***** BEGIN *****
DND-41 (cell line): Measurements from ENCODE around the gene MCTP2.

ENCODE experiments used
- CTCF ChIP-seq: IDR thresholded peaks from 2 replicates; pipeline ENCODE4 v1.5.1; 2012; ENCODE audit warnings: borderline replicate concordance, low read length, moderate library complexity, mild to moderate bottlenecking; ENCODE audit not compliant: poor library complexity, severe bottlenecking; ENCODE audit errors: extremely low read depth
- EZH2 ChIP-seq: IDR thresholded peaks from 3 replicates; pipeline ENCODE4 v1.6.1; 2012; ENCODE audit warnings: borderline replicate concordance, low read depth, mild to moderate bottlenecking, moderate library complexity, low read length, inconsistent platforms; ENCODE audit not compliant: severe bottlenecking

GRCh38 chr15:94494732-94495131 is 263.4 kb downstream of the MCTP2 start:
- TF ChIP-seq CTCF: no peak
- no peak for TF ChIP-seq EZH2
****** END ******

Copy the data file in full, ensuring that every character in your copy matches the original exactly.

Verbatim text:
DND-41 (cell line): Measurements from ENCODE around the gene MCTP2.

ENCODE experiments used
- CTCF ChIP-seq: IDR thresholded peaks from 2 replicates; pipeline ENCODE4 v1.5.1; 2012; ENCODE audit warnings: borderline replicate concordance, low read length, moderate library complexity, mild to moderate bottlenecking; ENCODE audit not compliant: poor library complexity, severe bottlenecking; ENCODE audit errors: extremely low read depth
- EZH2 ChIP-seq: IDR thresholded peaks from 3 replicates; pipeline ENCODE4 v1.6.1; 2012; ENCODE audit warnings: borderline replicate concordance, low read depth, mild to moderate bottlenecking, moderate library complexity, low read length, inconsistent platforms; ENCODE audit not compliant: severe bottlenecking

GRCh38 chr15:94494732-94495131 is 263.4 kb downstream of the MCTP2 start:
- TF ChIP-seq CTCF: no peak
- no peak for TF ChIP-seq EZH2